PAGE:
This guide will help members to recognize abusive content by clearly defining them and highlight the importance of their role in keeping this community safe.

Here’s an introduction we prepared for you to use in your guidelines:

As community managers, we cannot be present for every interaction and upload. We rely on our members to report abusive and potentially harmful content. We may make exceptions to these policies based on artistic, educational, or documentary consideration. But there are a few clear lines-we have a zero-tolerance policy toward: …

Naturally, there are some standard definitions of what abusive content contains:

  • Threatening or harassing other users;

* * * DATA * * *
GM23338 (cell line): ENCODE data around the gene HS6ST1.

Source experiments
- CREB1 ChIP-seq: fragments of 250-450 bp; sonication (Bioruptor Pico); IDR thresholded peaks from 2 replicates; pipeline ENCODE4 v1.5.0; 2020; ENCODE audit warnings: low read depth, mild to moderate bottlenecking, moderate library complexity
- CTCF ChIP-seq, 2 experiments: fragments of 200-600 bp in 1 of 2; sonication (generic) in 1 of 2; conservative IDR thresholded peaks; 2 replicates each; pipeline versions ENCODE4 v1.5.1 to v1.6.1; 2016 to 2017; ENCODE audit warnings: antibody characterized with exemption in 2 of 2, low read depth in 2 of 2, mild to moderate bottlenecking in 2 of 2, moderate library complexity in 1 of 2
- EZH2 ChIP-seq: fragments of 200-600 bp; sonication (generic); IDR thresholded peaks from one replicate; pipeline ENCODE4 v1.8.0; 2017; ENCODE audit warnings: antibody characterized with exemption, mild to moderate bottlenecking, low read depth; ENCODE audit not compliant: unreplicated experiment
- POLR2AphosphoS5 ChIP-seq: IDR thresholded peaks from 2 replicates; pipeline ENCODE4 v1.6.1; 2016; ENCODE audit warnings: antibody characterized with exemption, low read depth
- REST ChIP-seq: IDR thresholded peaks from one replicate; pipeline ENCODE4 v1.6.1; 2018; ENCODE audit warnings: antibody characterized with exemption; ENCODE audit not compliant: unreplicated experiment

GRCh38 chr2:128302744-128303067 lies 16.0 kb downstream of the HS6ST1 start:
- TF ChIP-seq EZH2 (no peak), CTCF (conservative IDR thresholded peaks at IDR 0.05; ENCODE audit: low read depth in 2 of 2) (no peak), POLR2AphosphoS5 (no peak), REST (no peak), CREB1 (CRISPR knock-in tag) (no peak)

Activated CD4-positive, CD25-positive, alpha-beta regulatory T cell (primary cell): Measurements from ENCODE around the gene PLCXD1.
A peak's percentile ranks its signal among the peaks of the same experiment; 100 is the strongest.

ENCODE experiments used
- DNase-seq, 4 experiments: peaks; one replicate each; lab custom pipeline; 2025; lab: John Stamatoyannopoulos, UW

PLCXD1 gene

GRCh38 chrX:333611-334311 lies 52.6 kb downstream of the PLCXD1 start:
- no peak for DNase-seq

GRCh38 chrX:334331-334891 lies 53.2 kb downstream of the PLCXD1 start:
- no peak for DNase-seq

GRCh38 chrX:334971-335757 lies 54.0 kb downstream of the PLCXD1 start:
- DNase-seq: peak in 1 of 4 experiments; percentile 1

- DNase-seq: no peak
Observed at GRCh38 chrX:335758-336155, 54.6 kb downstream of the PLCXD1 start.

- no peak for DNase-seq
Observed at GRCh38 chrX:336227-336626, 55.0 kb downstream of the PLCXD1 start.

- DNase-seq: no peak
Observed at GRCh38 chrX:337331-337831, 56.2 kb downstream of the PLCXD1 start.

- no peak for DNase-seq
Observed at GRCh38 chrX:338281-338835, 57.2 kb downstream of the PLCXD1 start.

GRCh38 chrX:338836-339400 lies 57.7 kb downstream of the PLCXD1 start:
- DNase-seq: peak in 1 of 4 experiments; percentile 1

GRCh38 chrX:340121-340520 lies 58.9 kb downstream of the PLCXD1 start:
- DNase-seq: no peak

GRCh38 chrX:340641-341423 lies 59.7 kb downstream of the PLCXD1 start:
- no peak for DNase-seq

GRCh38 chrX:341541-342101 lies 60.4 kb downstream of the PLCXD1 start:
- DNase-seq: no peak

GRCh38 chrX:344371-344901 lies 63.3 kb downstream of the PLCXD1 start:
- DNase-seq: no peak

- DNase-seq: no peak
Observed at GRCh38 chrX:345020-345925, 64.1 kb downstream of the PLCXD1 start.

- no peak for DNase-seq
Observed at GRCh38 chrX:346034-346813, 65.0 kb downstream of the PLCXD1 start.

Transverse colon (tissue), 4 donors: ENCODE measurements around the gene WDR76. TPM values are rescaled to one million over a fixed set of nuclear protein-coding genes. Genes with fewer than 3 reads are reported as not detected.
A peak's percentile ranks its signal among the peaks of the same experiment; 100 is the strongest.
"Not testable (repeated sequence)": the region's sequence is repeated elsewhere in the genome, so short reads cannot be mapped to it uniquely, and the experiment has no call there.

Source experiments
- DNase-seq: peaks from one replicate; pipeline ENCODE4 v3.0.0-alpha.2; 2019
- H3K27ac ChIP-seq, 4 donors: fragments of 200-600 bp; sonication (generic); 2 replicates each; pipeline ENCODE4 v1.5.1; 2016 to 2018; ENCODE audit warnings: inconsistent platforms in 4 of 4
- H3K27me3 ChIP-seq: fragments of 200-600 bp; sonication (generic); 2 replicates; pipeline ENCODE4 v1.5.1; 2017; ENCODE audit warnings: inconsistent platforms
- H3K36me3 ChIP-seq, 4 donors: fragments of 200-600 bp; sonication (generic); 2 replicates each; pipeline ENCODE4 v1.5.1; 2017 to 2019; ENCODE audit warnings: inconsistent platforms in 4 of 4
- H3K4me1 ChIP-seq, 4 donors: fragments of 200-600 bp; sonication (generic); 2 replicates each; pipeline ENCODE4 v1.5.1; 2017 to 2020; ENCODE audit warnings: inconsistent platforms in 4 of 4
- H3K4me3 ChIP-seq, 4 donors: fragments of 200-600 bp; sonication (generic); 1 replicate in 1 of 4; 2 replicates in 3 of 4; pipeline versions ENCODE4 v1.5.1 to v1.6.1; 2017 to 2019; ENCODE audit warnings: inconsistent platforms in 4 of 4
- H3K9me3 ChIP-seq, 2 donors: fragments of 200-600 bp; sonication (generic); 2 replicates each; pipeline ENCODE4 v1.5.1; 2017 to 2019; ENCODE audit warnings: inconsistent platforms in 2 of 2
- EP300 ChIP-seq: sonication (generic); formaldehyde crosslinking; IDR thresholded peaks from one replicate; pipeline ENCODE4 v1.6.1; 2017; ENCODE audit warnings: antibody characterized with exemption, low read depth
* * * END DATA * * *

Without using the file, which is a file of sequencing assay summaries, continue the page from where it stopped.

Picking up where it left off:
• Sexualized content of another person without consent;
  • Content that exploits or abuses children;
  • Content that supports or promotes violent behaviors;
  • Discrimination of others;
  • Defrauding and impersonation;
  • Invasion of privacy;
  • Spamming;

However, you may want to add further definitions that specifically apply to your community.

For example, plagiarism of other members in education or ideation communities. Find further instructions from us on how to set up community guidelines.

An effective reporting process is crucial

With Open Social, members can report on a number of types of content: posts, topics, comments, events, images, etc. Making the reporting function clearly visible and easily accessible is key to empower your members. If the reporting process is not clear, or difficult to access, then there is no point in having it at all!

The content reporting feature in Open Social allows your members to report inappropriate, abusive or spam content with only two clicks.

Content moderation - reporting

As a community member, you can mark any content you find abusive by:

  • Selecting the content that you wish to report;